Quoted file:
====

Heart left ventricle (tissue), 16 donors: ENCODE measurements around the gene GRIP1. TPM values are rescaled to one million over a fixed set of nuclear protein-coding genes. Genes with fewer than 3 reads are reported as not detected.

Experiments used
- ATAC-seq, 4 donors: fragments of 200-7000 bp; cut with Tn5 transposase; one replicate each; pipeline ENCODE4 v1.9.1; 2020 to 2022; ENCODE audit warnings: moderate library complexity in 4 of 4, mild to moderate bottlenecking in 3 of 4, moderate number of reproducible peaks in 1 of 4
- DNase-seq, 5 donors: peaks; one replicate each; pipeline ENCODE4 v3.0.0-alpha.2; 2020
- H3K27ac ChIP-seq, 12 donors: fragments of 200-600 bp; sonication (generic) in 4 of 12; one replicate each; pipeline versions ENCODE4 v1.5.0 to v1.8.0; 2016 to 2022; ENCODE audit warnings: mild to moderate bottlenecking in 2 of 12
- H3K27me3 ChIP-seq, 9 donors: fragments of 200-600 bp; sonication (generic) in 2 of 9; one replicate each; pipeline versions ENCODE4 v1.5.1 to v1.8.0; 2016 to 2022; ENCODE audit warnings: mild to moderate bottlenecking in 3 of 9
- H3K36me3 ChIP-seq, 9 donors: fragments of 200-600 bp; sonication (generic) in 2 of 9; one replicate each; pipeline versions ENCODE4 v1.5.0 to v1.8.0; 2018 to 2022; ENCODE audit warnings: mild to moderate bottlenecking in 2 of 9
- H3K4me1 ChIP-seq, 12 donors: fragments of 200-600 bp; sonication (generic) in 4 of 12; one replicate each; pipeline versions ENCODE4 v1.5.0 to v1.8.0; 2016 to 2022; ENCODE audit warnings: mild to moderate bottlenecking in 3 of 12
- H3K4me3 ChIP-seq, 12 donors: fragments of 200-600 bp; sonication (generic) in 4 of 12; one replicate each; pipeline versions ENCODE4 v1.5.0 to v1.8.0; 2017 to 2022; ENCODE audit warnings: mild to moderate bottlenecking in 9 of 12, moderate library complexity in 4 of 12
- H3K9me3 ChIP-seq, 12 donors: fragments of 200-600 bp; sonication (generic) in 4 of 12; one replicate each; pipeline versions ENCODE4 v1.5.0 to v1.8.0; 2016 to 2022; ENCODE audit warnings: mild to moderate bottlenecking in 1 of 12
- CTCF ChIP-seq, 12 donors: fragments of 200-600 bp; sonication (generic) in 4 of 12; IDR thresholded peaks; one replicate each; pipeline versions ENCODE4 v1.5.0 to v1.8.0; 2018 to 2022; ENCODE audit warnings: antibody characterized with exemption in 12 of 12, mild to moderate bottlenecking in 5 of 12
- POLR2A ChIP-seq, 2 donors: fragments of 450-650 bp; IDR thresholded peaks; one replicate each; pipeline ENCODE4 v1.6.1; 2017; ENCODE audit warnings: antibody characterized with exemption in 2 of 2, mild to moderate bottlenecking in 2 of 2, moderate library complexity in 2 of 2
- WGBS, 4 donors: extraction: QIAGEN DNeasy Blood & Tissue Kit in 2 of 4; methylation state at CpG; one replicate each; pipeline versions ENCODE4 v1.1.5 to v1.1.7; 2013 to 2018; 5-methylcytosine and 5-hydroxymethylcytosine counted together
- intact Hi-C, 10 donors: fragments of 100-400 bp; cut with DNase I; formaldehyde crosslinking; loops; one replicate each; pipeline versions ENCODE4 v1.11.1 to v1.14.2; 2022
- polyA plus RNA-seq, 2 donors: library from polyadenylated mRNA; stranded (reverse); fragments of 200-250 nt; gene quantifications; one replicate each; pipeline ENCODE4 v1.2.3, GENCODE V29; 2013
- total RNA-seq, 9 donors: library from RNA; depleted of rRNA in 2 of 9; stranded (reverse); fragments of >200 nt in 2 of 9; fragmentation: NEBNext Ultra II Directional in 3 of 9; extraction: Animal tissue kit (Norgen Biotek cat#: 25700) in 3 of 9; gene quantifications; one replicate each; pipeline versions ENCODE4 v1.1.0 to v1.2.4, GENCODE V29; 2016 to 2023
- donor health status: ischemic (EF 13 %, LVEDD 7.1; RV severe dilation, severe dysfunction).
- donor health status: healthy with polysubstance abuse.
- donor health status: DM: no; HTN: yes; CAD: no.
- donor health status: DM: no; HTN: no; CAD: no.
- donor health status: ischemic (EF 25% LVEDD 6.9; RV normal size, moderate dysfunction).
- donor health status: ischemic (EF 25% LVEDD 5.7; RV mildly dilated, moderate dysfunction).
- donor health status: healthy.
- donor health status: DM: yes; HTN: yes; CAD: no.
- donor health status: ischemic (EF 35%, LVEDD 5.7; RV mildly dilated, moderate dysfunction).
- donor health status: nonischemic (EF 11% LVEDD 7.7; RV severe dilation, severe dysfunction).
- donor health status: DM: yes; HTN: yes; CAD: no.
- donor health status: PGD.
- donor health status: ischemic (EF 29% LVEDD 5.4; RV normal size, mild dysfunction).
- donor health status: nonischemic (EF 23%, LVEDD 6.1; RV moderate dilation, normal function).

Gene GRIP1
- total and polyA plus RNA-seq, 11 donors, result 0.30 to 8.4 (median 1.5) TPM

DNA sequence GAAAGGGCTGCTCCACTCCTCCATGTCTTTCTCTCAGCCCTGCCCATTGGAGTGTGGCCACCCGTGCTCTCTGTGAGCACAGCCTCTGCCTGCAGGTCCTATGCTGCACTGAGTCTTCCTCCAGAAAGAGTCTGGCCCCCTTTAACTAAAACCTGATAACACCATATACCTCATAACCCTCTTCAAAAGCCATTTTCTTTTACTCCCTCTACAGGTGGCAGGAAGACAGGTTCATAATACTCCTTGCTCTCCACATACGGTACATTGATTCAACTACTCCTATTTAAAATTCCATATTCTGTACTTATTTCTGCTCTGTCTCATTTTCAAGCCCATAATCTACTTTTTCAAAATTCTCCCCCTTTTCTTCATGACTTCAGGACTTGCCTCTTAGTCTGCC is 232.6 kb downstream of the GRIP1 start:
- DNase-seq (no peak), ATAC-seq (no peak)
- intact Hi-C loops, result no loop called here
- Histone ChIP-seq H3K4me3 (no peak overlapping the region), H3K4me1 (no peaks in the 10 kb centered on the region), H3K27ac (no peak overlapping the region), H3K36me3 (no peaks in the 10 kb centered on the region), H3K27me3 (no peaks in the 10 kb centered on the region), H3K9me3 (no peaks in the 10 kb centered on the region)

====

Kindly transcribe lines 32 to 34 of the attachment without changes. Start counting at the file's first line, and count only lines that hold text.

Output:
- total and polyA plus RNA-seq, 11 donors, result 0.30 to 8.4 (median 1.5) TPM

DNA sequence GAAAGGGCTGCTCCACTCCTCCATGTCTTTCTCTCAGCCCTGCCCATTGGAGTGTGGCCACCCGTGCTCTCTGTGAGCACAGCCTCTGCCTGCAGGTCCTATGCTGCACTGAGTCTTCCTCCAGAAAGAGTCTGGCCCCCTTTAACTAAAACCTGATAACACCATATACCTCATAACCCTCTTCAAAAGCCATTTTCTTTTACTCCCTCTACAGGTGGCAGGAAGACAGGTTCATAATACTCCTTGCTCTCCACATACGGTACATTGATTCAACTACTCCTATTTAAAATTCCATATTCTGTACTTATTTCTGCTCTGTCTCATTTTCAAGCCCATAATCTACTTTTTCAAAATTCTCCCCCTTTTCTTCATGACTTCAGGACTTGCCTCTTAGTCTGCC is 232.6 kb downstream of the GRIP1 start:
- DNase-seq (no peak), ATAC-seq (no peak)